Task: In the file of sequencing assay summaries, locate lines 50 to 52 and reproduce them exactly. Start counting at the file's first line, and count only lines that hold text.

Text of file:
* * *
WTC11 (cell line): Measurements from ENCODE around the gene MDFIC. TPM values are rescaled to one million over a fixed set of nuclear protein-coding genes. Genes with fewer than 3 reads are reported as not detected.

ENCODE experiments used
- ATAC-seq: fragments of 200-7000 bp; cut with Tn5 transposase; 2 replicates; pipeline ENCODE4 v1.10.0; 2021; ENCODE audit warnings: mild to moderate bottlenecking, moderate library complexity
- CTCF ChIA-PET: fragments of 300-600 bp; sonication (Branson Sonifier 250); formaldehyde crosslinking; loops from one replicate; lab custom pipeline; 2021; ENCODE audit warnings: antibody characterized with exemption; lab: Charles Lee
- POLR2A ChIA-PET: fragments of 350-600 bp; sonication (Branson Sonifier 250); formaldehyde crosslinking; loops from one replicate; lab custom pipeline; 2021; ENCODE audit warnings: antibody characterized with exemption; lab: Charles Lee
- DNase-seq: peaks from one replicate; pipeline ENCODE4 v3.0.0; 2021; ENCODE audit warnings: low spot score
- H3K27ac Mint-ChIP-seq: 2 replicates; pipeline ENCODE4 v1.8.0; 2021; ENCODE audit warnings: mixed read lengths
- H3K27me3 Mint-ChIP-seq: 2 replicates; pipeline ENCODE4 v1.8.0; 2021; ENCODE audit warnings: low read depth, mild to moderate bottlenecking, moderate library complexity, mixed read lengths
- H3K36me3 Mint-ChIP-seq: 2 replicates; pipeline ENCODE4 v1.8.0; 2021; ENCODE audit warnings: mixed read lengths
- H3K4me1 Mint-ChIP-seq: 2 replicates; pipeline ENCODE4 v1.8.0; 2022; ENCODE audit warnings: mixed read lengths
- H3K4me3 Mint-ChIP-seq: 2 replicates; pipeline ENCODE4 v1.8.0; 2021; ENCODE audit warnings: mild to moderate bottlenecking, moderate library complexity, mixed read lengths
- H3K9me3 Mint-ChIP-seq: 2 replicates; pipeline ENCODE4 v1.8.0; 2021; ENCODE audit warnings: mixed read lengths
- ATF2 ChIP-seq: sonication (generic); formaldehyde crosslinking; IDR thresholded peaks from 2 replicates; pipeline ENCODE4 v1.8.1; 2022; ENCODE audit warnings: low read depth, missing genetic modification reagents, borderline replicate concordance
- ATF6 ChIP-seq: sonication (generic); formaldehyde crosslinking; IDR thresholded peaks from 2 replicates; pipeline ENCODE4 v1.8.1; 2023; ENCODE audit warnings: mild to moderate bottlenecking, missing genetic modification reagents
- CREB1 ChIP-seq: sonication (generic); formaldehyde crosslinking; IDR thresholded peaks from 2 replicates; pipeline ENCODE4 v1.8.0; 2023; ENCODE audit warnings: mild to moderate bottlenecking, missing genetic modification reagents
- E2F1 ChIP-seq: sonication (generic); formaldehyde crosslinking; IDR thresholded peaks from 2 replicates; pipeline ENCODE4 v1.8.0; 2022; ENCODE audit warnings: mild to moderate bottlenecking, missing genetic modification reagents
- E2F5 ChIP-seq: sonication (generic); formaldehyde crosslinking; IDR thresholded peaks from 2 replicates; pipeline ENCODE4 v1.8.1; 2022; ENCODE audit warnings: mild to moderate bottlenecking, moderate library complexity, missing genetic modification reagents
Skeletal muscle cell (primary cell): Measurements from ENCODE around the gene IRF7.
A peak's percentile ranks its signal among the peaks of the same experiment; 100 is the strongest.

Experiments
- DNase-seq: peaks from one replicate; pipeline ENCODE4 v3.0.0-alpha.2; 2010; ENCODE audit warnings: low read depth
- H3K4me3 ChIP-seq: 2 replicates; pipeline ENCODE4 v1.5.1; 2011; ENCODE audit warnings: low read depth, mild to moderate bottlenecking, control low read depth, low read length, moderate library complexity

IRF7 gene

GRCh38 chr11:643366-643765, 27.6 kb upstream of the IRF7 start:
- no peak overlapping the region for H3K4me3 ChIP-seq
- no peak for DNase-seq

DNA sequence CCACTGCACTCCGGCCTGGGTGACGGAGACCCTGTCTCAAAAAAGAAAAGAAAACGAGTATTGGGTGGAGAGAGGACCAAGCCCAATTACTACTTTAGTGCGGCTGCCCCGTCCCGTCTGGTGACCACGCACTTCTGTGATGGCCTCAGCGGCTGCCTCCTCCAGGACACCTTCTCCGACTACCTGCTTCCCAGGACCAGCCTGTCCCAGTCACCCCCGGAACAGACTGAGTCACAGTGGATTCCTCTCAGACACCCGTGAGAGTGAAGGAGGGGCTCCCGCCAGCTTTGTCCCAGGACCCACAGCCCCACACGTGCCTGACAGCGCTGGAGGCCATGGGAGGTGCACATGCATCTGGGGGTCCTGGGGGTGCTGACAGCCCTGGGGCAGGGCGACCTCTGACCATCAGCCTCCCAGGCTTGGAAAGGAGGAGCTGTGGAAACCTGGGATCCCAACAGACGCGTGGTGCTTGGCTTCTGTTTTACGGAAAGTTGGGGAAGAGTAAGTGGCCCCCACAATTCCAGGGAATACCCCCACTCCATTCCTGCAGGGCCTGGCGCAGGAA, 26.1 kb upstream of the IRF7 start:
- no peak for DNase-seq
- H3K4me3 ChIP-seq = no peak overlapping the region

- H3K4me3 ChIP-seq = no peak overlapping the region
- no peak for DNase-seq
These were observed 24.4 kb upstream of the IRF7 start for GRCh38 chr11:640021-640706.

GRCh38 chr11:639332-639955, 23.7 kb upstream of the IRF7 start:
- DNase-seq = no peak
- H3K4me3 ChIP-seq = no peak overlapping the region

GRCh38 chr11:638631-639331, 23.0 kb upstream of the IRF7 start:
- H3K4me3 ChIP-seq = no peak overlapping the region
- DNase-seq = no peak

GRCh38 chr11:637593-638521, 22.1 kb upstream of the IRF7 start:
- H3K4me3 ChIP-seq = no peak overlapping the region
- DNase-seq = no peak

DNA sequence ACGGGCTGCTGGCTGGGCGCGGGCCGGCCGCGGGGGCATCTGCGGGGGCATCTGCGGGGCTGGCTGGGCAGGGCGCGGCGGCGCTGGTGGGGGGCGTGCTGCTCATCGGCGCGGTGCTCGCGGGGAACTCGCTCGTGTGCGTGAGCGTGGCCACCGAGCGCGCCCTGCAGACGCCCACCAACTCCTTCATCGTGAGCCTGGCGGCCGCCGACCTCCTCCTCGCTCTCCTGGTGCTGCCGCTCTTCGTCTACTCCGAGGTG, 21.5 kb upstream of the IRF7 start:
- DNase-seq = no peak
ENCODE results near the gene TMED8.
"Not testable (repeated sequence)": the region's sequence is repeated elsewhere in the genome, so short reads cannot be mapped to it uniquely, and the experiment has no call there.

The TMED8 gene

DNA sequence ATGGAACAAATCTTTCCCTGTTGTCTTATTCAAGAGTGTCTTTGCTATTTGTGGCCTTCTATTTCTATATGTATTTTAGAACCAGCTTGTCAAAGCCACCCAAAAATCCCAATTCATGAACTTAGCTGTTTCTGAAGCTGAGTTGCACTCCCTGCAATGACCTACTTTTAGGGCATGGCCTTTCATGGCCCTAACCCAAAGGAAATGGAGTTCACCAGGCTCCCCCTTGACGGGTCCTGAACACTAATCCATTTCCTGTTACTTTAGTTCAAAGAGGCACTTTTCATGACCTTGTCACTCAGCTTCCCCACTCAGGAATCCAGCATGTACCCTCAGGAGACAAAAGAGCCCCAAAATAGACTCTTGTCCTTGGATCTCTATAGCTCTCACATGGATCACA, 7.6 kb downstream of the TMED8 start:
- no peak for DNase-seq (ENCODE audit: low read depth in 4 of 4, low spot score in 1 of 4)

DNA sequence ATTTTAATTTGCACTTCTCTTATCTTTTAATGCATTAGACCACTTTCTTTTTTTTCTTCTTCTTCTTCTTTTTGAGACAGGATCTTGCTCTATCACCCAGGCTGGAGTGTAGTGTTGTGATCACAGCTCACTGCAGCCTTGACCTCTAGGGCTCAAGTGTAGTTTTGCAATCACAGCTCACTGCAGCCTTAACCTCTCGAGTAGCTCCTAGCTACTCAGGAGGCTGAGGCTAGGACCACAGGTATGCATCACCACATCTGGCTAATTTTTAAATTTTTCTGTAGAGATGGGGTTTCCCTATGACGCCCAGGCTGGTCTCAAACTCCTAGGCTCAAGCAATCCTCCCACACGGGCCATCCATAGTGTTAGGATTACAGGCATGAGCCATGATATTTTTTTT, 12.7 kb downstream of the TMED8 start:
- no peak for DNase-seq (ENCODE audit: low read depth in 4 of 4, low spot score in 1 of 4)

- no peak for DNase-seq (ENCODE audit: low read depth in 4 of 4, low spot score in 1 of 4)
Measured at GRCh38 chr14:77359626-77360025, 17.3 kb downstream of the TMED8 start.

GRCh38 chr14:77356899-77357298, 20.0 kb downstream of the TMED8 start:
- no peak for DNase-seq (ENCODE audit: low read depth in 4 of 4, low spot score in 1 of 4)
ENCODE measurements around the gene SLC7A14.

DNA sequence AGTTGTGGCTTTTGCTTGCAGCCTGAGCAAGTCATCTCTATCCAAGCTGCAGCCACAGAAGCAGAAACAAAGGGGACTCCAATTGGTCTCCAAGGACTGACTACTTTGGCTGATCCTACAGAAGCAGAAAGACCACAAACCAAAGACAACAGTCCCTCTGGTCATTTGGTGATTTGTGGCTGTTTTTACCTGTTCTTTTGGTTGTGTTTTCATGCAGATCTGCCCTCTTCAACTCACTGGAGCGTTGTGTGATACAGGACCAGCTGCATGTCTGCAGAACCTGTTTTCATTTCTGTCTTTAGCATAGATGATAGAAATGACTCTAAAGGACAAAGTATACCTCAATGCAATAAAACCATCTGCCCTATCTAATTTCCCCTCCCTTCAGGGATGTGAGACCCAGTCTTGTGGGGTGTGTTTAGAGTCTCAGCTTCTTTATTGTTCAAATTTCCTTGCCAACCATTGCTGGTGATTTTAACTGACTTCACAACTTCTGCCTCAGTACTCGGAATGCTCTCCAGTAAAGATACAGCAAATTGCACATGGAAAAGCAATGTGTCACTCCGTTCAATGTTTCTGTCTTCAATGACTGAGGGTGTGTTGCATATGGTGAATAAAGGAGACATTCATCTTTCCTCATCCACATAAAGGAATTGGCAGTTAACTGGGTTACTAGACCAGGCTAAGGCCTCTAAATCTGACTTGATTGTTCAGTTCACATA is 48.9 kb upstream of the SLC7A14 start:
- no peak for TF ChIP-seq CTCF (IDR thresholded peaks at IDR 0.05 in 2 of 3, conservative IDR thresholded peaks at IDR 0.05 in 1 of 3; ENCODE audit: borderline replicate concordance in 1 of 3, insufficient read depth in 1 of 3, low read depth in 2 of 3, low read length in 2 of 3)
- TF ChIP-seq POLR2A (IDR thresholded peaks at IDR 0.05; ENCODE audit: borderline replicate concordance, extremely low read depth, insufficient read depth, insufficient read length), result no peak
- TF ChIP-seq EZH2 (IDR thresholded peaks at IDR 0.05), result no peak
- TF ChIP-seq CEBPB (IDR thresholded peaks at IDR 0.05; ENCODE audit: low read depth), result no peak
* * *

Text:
- no peak for DNase-seq (ENCODE audit: low read depth in 4 of 4, low spot score in 1 of 4)

- no peak for DNase-seq (ENCODE audit: low read depth in 4 of 4, low spot score in 1 of 4)
Measured at GRCh38 chr14:77359626-77360025, 17.3 kb downstream of the TMED8 start.